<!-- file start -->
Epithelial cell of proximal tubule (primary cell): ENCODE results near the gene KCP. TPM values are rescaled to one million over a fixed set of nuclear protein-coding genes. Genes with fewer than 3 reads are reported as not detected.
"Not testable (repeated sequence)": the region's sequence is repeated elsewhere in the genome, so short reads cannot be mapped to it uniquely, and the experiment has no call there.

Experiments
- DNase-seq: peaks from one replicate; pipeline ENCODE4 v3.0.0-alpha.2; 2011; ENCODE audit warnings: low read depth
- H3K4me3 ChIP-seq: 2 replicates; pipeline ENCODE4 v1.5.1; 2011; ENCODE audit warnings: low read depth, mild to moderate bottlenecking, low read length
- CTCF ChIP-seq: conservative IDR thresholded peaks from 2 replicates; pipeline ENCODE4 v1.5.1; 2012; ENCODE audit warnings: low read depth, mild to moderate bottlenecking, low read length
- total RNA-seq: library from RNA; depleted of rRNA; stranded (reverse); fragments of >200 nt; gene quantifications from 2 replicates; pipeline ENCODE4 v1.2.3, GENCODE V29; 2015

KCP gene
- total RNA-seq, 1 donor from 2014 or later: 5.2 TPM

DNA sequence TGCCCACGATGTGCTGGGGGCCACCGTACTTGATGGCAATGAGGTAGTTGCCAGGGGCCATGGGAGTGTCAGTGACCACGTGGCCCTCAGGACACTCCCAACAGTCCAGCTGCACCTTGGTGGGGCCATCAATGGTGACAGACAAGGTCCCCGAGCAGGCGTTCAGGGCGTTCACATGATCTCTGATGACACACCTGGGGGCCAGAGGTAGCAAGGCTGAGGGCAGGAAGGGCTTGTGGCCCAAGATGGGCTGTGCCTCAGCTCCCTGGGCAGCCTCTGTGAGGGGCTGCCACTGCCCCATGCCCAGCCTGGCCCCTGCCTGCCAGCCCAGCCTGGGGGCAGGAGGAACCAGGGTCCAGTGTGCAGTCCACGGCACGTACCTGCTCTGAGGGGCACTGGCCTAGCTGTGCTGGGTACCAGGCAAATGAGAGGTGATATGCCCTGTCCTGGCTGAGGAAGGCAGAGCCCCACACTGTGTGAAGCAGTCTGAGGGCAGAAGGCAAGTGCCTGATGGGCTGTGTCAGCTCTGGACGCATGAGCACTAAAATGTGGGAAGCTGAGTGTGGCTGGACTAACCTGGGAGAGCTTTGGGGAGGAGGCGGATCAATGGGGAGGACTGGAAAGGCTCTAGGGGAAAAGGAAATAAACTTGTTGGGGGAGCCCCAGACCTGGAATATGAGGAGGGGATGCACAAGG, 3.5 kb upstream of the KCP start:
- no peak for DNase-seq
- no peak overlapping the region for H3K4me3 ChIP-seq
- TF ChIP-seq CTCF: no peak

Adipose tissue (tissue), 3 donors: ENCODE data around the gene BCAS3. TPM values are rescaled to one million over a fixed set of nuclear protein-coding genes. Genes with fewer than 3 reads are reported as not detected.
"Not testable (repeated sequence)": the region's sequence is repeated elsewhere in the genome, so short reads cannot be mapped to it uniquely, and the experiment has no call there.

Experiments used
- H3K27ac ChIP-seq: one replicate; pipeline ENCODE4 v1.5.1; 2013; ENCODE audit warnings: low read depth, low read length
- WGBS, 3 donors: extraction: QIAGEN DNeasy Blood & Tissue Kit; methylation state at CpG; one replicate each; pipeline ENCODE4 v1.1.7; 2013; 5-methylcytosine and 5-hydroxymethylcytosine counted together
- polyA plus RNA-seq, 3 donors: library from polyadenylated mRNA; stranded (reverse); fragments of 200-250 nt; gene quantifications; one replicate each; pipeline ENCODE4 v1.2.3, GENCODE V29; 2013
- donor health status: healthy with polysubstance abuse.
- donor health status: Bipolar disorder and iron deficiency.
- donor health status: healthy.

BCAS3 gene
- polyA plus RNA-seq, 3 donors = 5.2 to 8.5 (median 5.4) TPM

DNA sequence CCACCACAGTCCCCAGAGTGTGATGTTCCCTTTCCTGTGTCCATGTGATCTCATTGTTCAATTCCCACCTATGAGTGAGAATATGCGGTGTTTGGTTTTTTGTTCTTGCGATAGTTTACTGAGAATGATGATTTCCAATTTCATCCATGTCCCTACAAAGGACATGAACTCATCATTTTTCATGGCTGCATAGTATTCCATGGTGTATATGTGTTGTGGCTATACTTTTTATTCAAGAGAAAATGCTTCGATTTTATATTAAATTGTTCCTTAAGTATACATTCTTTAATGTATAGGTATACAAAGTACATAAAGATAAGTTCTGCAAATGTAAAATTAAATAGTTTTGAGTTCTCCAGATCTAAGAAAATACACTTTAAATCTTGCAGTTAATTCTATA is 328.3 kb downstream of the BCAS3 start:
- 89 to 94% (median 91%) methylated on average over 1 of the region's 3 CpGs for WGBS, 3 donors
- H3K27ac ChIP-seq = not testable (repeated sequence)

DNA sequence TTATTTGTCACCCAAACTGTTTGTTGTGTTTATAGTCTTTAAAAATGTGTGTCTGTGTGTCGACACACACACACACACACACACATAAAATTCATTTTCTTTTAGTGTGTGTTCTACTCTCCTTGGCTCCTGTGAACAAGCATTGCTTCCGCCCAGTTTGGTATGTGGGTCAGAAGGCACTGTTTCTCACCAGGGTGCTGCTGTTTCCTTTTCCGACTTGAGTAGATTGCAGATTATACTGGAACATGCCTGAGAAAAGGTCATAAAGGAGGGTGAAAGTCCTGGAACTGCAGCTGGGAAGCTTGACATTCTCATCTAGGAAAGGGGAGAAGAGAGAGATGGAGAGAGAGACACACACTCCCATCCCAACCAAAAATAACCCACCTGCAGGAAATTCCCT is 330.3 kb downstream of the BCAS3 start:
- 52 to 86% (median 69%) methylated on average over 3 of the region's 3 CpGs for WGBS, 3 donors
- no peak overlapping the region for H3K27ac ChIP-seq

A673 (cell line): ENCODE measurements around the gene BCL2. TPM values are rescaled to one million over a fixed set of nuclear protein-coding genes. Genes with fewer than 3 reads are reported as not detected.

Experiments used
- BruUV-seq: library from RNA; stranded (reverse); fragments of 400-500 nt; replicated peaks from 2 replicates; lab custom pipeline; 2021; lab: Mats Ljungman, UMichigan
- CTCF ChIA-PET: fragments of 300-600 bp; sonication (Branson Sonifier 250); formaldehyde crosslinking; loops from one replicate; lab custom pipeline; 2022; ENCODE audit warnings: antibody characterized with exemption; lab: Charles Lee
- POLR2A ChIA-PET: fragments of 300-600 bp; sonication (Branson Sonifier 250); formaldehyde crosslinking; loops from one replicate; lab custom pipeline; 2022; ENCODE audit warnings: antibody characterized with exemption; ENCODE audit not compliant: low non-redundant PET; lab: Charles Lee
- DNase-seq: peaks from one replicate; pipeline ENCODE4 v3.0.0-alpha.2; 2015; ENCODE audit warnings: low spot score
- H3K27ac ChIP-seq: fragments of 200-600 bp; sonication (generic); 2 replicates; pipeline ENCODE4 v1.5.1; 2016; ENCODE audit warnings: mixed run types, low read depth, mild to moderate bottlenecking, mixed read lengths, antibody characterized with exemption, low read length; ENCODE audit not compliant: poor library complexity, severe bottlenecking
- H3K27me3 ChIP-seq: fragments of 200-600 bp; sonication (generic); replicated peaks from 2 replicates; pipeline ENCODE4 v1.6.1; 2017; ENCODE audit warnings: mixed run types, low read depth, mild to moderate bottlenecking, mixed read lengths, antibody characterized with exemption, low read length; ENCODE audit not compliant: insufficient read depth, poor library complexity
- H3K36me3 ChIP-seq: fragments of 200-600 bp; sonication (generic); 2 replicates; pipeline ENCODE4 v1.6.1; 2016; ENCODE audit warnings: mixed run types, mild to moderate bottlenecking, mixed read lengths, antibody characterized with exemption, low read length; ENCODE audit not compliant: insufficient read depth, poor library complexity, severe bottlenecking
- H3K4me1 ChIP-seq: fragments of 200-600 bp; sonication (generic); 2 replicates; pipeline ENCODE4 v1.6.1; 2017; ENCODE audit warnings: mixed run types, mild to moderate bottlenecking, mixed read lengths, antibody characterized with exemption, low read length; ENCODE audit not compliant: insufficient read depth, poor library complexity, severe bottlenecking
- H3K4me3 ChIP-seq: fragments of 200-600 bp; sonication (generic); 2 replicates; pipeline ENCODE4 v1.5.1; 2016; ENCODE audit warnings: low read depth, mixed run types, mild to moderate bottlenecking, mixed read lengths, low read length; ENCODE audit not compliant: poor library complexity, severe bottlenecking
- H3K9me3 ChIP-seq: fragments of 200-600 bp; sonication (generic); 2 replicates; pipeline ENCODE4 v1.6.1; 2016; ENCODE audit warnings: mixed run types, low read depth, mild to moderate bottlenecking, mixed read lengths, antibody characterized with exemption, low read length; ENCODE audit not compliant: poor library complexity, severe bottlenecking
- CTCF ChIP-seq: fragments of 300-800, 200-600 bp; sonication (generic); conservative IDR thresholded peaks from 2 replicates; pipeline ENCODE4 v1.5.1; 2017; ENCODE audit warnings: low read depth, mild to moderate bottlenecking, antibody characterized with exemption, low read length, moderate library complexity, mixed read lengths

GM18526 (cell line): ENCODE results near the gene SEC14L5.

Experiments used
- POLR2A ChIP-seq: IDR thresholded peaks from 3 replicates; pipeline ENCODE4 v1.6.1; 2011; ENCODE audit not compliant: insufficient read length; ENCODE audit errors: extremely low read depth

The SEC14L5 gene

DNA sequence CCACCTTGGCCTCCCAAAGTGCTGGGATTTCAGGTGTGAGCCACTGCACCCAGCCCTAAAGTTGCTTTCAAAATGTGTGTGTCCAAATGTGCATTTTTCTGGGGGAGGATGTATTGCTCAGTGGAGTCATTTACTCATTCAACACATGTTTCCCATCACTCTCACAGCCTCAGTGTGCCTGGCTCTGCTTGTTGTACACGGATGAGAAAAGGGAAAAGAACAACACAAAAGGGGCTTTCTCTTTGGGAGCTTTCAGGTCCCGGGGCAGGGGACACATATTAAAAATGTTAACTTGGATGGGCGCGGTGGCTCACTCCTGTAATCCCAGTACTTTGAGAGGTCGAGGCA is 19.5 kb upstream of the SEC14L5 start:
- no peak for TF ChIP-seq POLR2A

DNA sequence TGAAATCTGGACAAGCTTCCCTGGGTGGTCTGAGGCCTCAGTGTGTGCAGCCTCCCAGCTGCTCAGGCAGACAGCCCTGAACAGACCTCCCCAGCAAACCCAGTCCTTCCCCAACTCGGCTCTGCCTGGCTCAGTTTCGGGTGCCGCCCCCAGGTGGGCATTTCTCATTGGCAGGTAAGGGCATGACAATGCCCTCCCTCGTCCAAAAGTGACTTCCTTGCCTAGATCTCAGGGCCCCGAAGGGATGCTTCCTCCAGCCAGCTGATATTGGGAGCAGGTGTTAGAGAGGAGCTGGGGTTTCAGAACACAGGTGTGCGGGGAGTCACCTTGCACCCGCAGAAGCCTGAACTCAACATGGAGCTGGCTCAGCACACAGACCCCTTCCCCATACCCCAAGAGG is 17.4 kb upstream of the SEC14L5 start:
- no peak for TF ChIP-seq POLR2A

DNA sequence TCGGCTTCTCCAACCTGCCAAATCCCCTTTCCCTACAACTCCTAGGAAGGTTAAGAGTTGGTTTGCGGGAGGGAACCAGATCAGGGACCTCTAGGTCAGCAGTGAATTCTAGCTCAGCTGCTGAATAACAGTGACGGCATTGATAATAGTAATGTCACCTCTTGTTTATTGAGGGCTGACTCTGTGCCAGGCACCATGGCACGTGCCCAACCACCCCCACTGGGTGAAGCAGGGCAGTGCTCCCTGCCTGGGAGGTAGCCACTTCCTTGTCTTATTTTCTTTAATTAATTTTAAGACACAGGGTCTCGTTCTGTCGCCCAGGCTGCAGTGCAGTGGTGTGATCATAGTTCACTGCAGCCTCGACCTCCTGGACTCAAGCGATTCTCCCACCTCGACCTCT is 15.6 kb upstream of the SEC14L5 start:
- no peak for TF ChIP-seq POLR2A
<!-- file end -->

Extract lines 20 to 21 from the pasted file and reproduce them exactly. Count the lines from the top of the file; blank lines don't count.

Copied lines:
- donor health status: healthy with polysubstance abuse.
- donor health status: Bipolar disorder and iron deficiency.